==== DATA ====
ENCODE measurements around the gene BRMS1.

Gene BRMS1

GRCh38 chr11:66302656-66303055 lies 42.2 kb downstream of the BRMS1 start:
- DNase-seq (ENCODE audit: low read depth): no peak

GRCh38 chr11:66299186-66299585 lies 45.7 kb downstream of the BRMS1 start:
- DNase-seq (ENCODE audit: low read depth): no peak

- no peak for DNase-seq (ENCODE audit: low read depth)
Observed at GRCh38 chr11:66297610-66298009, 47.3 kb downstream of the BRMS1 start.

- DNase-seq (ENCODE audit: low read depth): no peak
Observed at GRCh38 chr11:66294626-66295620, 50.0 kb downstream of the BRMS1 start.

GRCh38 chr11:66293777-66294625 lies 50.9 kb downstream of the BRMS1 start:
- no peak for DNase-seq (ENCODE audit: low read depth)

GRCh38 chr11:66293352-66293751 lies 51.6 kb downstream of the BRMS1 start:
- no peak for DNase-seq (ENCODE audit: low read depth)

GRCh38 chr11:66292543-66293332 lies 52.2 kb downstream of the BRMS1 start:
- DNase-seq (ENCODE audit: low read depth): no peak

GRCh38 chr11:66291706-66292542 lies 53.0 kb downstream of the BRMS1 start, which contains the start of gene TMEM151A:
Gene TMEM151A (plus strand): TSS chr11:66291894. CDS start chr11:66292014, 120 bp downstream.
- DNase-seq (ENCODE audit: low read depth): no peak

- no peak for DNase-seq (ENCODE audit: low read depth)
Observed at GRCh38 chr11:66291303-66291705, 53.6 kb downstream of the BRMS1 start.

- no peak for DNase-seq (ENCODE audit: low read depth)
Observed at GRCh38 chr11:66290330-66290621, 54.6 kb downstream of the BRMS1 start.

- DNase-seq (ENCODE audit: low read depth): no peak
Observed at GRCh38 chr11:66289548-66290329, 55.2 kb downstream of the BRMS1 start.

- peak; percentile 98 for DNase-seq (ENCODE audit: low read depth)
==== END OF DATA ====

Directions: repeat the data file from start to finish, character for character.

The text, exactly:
ENCODE measurements around the gene BRMS1.

Gene BRMS1

GRCh38 chr11:66302656-66303055 lies 42.2 kb downstream of the BRMS1 start:
- DNase-seq (ENCODE audit: low read depth): no peak

GRCh38 chr11:66299186-66299585 lies 45.7 kb downstream of the BRMS1 start:
- DNase-seq (ENCODE audit: low read depth): no peak

- no peak for DNase-seq (ENCODE audit: low read depth)
Observed at GRCh38 chr11:66297610-66298009, 47.3 kb downstream of the BRMS1 start.

- DNase-seq (ENCODE audit: low read depth): no peak
Observed at GRCh38 chr11:66294626-66295620, 50.0 kb downstream of the BRMS1 start.

GRCh38 chr11:66293777-66294625 lies 50.9 kb downstream of the BRMS1 start:
- no peak for DNase-seq (ENCODE audit: low read depth)

GRCh38 chr11:66293352-66293751 lies 51.6 kb downstream of the BRMS1 start:
- no peak for DNase-seq (ENCODE audit: low read depth)

GRCh38 chr11:66292543-66293332 lies 52.2 kb downstream of the BRMS1 start:
- DNase-seq (ENCODE audit: low read depth): no peak

GRCh38 chr11:66291706-66292542 lies 53.0 kb downstream of the BRMS1 start, which contains the start of gene TMEM151A:
Gene TMEM151A (plus strand): TSS chr11:66291894. CDS start chr11:66292014, 120 bp downstream.
- DNase-seq (ENCODE audit: low read depth): no peak

- no peak for DNase-seq (ENCODE audit: low read depth)
Observed at GRCh38 chr11:66291303-66291705, 53.6 kb downstream of the BRMS1 start.

- no peak for DNase-seq (ENCODE audit: low read depth)
Observed at GRCh38 chr11:66290330-66290621, 54.6 kb downstream of the BRMS1 start.

- DNase-seq (ENCODE audit: low read depth): no peak
Observed at GRCh38 chr11:66289548-66290329, 55.2 kb downstream of the BRMS1 start.

- peak; percentile 98 for DNase-seq (ENCODE audit: low read depth)